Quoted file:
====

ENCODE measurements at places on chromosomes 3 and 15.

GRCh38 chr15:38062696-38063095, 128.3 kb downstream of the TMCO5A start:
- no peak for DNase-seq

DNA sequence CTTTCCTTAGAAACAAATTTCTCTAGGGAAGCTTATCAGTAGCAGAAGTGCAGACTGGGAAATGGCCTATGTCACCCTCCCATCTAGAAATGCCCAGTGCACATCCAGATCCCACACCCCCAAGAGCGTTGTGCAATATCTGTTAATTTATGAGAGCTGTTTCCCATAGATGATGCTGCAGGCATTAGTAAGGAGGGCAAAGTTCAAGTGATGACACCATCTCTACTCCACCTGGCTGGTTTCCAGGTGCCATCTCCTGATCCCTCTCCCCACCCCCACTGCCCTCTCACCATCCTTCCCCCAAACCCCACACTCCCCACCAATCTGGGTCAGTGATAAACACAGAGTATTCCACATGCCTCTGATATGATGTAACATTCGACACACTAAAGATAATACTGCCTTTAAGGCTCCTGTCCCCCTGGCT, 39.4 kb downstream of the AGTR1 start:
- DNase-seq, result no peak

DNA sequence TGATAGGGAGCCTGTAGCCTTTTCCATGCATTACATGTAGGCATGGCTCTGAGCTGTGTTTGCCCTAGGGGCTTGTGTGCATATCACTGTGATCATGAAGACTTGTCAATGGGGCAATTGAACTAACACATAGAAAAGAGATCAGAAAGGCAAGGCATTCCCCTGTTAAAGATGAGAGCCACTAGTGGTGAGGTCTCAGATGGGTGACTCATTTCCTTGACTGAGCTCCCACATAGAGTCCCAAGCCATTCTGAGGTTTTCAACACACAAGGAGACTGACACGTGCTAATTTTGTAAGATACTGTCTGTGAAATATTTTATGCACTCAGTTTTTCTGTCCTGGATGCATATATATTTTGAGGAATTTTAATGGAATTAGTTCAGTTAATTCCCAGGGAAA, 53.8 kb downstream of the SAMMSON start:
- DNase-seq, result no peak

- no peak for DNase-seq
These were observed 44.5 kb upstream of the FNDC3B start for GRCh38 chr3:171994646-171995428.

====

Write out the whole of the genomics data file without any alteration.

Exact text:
ENCODE measurements at places on chromosomes 3 and 15.

GRCh38 chr15:38062696-38063095, 128.3 kb downstream of the TMCO5A start:
- no peak for DNase-seq

DNA sequence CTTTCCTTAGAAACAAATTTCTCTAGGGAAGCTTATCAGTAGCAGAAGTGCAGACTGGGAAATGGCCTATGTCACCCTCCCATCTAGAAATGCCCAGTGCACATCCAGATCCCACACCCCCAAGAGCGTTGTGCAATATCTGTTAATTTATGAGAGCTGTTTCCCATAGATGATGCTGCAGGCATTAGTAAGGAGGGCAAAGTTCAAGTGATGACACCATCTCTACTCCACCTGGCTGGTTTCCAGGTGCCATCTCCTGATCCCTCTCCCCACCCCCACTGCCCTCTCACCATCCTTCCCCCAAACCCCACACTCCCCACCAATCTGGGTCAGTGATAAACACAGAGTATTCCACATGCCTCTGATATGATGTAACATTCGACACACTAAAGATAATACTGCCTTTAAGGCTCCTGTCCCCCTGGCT, 39.4 kb downstream of the AGTR1 start:
- DNase-seq, result no peak

DNA sequence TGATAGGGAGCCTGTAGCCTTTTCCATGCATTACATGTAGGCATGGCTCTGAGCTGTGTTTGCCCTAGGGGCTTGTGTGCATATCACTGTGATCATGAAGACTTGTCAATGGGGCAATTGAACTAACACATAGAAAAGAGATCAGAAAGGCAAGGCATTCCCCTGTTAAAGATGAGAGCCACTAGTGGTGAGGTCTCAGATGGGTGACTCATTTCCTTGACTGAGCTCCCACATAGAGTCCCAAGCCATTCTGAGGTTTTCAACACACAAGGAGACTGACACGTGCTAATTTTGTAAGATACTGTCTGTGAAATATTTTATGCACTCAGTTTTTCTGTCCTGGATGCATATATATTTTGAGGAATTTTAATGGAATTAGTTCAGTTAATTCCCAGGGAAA, 53.8 kb downstream of the SAMMSON start:
- DNase-seq, result no peak

- no peak for DNase-seq
These were observed 44.5 kb upstream of the FNDC3B start for GRCh38 chr3:171994646-171995428.